Safely returned from a highly enjoyable, much too short holiday trip to Britain's capital, the city of most astonishing museums, theatres and shopping possibilities, I believe the best words to describe my general impressions are liveliness
and unexpected brightness of colour
Most of my previous visits had taken place in early September. I remember houses and parks bleached and exhausted from August sun, the gerania (geranium?) baskets hanging down from our hotel porch worn out and tired. For some reason, I had expected London in January would not be that much different; only with wintry dullness replacing the summer's dust. Oh boy, was I ever mistaken...*g*
I realized the wrongness of convincing cavendish
to bring only a black&white film for his camera (he is more experienced and talented photographer, and also has got the way cooler equipment) as soon as we got out of the Underground. Even though it was just about 2.30 pm when we carried our suitcases from Marble Arch to our hotel, the Edward Lear, the weak, short-lived daylight made the neon signs of shops, restaurants and supermarkets appear all the brighter.
On my traditional "Welcome to London" footwalk, a freezing Cavendish bravely accompanied me all the way down to Covent Garden. After a short break at Pret A Manger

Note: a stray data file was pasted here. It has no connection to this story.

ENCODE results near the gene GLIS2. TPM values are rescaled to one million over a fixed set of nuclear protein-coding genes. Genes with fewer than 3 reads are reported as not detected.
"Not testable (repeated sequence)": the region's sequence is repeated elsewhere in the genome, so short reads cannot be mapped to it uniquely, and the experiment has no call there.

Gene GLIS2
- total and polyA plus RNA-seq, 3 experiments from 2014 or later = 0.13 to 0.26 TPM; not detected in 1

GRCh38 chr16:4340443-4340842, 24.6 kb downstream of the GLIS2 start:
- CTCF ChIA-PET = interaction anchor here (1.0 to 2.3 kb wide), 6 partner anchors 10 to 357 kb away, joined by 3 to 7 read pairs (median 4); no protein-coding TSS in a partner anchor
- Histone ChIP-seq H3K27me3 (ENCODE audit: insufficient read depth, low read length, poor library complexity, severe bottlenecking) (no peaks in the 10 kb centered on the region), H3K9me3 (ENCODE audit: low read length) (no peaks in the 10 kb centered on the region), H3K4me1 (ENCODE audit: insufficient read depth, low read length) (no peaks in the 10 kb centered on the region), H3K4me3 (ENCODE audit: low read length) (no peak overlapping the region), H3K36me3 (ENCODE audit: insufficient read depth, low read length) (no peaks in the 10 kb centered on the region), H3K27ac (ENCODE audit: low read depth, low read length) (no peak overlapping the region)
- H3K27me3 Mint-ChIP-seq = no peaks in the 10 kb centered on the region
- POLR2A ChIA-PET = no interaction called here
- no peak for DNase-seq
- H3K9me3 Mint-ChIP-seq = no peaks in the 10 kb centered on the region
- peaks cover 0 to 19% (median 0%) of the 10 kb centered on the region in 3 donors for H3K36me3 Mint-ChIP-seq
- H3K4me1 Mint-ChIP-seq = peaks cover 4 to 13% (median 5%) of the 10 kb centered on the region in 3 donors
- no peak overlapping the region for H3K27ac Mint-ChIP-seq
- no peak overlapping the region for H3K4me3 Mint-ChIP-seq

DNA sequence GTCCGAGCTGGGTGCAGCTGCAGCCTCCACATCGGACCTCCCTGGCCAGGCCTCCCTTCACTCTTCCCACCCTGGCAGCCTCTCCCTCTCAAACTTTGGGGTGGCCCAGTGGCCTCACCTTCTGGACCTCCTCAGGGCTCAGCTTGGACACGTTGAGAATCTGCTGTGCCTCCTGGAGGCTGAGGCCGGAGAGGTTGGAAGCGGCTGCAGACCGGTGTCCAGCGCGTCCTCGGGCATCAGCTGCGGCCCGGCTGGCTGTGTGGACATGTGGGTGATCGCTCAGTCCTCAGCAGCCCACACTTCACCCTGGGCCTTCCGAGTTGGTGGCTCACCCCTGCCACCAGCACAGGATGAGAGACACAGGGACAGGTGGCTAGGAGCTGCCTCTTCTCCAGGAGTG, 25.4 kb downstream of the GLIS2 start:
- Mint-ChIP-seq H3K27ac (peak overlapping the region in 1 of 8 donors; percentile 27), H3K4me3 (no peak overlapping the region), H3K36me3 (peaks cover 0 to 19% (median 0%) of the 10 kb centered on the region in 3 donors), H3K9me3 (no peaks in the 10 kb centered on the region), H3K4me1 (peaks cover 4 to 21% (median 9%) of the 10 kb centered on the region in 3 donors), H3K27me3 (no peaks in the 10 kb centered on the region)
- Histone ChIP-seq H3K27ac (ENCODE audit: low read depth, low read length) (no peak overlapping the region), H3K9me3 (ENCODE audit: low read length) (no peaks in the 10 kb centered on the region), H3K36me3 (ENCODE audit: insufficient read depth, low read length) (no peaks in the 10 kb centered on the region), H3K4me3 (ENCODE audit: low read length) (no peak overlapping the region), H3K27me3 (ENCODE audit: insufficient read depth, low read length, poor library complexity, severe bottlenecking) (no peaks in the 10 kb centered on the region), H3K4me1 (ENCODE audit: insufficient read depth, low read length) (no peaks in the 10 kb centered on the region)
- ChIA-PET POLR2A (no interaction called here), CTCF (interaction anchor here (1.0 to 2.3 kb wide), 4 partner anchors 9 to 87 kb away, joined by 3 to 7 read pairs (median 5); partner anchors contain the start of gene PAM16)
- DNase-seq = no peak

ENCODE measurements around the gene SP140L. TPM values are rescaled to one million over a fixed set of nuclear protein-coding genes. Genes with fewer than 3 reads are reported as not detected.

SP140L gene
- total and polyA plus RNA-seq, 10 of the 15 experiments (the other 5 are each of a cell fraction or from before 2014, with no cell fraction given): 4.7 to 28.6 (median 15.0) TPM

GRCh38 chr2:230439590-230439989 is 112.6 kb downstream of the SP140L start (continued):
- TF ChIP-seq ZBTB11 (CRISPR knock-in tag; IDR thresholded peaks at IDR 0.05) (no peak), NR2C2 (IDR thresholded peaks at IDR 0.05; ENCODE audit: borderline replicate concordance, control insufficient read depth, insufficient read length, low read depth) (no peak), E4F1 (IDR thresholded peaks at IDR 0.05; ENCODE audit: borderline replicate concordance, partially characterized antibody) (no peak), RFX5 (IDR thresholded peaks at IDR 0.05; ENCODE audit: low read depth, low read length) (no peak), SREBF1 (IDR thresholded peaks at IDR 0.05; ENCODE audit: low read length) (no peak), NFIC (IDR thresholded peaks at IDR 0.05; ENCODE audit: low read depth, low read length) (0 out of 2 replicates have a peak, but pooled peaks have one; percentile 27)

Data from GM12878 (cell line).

to enjoy the first English sandwiches of the year, Oxford and Regent Street seemed like one humming, pop up invitation card for unscrupulous consumption. Despite the beginning of winter sales, most shops were still dressed in their best Christmas and New Year's outfit. Velvet ribbons, glimmering christmas tree balls and light chains, reaching from one side of the road to the other. The toystore Hamley's
was overcrowded with parents in full search&buy mode and next to the entry employees in shiny, red uniforms blew soap bubbles into the air with soap bubble guns that looked like phasers.
We reached Covent Garden at dusk, and while the area looked as vivid and touristy as ever, most stands at Jubilee Market were already closing. Trying to find a seat in one of the nearby pubs to discuss our further plans for the evening turned out a rather futile activity, so we went back to Marble Arch to find sanctuary at a more quiet place; innocent and completely unaware that we were just about to face the beginnings of a trend which would predominate the entire holiday. The shameless abandonment of Culture for the sake of popular "feel good" entertainment *g*.
To cut a long story short, our cinema choice of the day was no black and white classic as Cavendish had hoped, but Love Actually
. Good, solid fun, featuring a gorgeous Alan Rickman, some more or less convincing plotlines and a likeable Colin Firth. However, the best thing about the whole affair was not the movie itself, but the fact that the cinema was located only a stone's throw away from Passfield Hall, the very student hostel at which we both had stayed in earlier years. Whereas the place itself may look every inch as rotten as it used to be, our trip down Nostalgia Lane was well worth the effort.
Some Bloomsbury roads are incredibly quiet at night. The zebra crossings in front of the huge Waterstone's (formerly Dillon's) all empty and wide and spacious. For minutes, no other passer-by, just traffic noises blowing over from Tottenham Court, and the yellow-blinking rhapsody of the crossing's spherical traffic lights.
If I had to pick just one memory from the entire holiday, I guess, this would be the one.To Be Continued...